The Passing of the Indians Behind Glass | Why natural history museums are taking down their indigenous cultures dioramas—and what can take their place

Visitors and museum staff say that by displaying American Indian cultures alongside dinosaur fossils, gemstones and animals, dioramas make their subjects seem less than fully human. And because they depict a culture in a freeze-frame moment in time—often during the seventeenth century, around when many tribes first contacted Europeans—they make children think that all the American Indians are dead.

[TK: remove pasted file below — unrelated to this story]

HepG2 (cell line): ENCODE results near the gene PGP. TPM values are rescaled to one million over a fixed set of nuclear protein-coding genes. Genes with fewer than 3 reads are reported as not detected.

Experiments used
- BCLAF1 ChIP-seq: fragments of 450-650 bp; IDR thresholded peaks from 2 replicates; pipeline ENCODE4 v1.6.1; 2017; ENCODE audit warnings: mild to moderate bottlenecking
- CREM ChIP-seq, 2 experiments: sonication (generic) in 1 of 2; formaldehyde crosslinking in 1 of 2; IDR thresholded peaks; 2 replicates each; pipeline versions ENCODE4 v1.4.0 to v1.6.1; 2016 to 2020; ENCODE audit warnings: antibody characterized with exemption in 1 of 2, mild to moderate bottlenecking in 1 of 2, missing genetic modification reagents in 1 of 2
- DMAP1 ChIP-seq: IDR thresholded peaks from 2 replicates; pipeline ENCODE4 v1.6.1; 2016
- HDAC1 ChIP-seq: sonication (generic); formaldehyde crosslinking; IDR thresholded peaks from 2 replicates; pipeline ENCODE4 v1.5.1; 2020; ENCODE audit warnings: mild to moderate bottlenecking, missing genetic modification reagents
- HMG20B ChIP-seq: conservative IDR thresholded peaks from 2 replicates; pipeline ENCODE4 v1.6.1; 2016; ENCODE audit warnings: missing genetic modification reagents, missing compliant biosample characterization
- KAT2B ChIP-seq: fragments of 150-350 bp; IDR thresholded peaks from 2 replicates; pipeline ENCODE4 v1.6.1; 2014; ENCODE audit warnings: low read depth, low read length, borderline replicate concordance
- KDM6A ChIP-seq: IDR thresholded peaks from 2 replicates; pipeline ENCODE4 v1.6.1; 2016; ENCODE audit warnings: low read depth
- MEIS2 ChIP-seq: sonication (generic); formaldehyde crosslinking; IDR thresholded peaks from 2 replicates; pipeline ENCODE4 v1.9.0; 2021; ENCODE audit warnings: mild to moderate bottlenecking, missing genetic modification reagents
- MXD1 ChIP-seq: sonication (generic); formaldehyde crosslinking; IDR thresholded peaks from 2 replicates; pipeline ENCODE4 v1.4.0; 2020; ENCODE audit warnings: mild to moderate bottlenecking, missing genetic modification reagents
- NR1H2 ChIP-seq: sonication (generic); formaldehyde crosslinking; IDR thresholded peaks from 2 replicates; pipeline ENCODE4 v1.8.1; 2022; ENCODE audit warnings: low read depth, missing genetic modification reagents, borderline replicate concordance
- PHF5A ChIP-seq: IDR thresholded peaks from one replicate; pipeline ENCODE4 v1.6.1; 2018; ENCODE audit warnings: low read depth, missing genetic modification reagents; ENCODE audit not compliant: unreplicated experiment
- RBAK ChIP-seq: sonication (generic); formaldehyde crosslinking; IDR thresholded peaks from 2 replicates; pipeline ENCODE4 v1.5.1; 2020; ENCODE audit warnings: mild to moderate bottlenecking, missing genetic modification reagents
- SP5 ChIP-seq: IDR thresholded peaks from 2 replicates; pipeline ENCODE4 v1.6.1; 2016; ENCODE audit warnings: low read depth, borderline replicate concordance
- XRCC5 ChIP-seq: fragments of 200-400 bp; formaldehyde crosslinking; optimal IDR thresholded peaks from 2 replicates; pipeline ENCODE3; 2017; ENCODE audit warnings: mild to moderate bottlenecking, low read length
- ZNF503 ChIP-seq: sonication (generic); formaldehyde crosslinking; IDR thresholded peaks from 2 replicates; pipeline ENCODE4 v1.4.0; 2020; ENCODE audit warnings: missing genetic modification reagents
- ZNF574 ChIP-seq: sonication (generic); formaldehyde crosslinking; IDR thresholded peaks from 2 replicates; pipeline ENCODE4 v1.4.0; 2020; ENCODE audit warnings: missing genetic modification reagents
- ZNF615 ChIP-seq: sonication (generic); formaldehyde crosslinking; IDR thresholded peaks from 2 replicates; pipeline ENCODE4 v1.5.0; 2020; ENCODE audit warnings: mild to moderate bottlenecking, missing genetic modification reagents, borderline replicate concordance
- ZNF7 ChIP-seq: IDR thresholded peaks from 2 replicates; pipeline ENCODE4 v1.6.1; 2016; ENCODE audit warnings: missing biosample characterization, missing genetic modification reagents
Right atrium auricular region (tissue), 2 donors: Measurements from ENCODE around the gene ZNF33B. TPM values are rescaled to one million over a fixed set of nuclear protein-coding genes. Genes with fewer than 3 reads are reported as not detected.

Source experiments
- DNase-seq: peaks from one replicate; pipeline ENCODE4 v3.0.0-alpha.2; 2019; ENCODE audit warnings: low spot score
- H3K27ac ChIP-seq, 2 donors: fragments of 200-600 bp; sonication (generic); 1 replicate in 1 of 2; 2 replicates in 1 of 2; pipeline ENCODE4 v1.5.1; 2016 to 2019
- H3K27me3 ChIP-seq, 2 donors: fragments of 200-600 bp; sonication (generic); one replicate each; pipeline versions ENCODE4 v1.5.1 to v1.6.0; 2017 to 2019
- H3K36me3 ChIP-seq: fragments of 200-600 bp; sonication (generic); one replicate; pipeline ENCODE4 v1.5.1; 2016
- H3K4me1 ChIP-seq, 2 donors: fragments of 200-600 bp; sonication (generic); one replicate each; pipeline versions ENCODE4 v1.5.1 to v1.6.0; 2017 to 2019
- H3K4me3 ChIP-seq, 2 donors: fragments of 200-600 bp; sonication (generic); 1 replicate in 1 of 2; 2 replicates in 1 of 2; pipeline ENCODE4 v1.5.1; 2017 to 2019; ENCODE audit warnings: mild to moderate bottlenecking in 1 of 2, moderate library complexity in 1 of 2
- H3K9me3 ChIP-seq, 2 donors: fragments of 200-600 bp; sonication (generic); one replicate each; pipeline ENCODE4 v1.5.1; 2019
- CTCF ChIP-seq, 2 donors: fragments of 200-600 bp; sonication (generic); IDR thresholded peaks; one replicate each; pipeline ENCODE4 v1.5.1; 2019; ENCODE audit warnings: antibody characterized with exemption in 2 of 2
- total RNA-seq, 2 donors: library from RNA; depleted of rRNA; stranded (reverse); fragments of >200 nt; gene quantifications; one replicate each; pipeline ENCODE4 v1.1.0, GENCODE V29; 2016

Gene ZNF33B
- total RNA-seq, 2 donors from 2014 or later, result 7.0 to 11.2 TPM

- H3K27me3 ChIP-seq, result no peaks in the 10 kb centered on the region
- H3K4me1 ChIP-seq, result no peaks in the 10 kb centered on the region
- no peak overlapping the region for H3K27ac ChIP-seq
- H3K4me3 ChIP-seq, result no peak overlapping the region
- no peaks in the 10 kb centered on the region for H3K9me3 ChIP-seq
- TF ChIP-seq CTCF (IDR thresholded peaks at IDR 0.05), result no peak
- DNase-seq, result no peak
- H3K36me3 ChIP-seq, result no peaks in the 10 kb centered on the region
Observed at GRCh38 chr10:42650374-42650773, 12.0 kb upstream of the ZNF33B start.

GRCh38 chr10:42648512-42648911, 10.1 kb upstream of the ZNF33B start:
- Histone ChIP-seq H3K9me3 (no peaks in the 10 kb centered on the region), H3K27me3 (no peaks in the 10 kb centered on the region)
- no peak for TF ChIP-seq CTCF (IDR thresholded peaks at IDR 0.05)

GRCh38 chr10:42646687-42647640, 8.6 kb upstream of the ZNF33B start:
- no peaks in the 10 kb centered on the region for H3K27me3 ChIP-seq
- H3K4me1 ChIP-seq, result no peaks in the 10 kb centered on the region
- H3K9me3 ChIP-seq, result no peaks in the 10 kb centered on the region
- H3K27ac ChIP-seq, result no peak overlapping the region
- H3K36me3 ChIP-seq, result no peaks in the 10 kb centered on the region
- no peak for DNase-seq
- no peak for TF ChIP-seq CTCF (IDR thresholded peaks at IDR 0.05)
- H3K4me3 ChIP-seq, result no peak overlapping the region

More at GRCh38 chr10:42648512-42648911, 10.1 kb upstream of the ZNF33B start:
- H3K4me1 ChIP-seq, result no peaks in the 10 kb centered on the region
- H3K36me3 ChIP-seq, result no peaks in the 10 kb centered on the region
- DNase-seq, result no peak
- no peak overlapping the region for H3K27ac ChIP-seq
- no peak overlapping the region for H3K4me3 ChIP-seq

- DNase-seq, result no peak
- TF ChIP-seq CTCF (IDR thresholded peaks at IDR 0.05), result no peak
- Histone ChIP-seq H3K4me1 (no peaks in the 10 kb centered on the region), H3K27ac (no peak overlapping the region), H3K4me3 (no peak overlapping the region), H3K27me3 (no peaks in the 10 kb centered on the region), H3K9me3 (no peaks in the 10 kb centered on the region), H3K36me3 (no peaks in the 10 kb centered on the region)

These disagreements arise because dioramas aren’t the soul of the problem. The problem is the culture that put American Indians in dioramas in the first place—in natural history museums, alongside the dinosaurs, in these sometimes-beautiful, contained worlds meant to record what the assumed viewer’s ancestors had wiped out. Different museums and cultural centers try to move away and move on from that history in different ways.

Read more: The Appendix | Futures of the Past

DIORAMA

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